Turkey's strong support for the Palestinians is aimed at building up its influence across the Middle East -- a moved aimed at Jerusalem, according to Soli Ozel, a Turkish international relations specialist with Istanbul's Kadir Has University and a columnist for the "Haberturk" newspaper.

"There is a power struggle [going on] over the eastern Mediterranean," he said. "Turkey wants to be a regional power with global aspirations.

The prime minister's tough stance against Israel undoubtedly plays well with much of Egyptian public opinion.

Tensions have been high in Cairo since the storming of the Israeli Embassy by demonstrators on the night of September 9-10.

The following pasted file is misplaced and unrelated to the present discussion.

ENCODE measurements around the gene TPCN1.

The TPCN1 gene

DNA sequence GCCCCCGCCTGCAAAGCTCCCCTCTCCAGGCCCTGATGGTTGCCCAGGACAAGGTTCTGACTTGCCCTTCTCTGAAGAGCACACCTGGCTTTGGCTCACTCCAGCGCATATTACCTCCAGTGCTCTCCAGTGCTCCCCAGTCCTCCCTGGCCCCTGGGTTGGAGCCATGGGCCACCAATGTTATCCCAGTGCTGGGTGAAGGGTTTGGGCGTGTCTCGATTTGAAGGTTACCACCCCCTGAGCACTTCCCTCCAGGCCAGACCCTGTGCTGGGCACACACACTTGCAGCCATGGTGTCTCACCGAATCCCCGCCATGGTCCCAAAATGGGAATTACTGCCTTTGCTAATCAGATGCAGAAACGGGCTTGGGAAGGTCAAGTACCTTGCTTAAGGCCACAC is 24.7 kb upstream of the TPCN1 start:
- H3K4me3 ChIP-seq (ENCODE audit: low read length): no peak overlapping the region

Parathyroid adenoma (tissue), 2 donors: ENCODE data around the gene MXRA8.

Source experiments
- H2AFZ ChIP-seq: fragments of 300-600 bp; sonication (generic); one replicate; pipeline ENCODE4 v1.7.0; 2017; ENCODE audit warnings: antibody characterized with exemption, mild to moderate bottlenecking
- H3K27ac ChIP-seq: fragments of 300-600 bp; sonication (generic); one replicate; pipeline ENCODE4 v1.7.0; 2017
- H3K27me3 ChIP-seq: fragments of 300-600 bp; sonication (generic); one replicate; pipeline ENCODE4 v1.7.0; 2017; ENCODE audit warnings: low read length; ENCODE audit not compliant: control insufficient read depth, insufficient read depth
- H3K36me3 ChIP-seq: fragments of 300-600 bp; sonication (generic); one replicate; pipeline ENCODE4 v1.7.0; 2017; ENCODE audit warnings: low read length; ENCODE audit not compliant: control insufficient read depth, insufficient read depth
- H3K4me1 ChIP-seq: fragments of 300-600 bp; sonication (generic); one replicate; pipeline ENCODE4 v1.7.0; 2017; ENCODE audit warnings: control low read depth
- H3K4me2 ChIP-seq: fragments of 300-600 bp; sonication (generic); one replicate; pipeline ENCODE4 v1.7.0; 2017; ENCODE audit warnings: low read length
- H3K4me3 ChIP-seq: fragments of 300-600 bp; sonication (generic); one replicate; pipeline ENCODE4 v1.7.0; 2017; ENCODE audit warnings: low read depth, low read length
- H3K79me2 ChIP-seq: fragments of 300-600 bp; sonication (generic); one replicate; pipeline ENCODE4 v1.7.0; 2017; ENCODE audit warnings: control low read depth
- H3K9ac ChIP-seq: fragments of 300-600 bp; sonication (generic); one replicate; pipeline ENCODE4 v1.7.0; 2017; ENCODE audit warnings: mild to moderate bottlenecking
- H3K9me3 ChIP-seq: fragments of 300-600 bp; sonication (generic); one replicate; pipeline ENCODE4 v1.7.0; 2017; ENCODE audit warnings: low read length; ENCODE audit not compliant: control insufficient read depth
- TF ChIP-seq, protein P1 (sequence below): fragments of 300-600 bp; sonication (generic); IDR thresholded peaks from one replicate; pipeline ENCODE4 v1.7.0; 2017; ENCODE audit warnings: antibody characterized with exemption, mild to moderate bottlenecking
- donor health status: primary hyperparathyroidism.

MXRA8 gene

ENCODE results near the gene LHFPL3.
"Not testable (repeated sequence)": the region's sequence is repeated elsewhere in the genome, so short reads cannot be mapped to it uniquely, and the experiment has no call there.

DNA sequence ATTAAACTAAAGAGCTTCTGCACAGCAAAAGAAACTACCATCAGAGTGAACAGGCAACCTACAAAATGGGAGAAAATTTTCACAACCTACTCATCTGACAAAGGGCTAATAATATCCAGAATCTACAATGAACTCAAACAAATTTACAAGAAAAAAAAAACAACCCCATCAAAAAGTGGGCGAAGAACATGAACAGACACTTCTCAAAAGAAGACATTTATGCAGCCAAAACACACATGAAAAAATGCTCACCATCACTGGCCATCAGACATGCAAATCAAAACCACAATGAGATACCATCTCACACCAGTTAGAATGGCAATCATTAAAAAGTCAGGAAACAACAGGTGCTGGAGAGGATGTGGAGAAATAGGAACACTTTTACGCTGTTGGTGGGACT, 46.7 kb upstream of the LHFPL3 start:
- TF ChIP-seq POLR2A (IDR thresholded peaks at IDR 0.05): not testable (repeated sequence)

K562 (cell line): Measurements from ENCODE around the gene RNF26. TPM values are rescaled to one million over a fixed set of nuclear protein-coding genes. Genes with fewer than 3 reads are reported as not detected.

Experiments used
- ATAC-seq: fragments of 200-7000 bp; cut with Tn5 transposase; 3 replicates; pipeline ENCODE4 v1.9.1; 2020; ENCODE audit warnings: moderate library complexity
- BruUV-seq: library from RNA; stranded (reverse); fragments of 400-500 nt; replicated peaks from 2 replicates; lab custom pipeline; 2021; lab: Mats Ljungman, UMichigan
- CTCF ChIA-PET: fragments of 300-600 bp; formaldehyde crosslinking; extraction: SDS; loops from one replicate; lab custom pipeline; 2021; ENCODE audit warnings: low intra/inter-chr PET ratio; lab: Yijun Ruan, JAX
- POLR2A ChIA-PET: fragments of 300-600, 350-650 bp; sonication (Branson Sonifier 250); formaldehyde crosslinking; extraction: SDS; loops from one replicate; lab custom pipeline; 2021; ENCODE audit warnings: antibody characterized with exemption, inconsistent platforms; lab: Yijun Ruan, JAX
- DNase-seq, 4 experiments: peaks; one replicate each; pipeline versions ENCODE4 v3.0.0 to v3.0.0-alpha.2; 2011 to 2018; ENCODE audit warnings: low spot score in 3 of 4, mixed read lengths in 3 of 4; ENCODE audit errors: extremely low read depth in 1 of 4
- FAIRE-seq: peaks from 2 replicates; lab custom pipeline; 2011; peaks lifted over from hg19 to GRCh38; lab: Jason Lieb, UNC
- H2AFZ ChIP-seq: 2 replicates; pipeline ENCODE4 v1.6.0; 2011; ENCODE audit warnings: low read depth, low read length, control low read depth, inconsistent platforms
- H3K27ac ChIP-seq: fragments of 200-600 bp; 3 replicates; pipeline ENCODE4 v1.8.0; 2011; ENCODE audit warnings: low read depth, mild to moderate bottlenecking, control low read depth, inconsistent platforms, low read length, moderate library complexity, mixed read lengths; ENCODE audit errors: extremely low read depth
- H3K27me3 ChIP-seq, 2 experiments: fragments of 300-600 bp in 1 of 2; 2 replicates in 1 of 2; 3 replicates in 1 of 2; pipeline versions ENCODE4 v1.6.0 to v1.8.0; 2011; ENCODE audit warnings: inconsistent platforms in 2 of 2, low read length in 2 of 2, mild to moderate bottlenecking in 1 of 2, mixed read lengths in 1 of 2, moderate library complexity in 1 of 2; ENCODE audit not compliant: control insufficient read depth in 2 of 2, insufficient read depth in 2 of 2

Thousands of people greeted him at the airport during his arrival on September 12. Some held banners reading "Egypt and Turkey -- One Fist against Israel."

But that tough stance, observers say, may have put Egypt's new leaders in a difficult spot. Before he left, Erdogan indicated he wanted to visit Gaza through the Egyptian crossing at Rafa.

That hope appears to have been denied by the Egyptians. The Turkish prime minister subsequently confirmed he would not be visiting Gaza, but said he wants do so in the near future.

Erdogan was also scheduled to make a public speech in Cairo, but that was cancelled, reportedly for security reasons.

Tensions are high in Egypt following the attack last week by demonstrators on the Israeli Embassy. Cengiz Aktar, an international relations expert with Bahcesehir University, maintains that any public support for Erdogan needs to be put in context.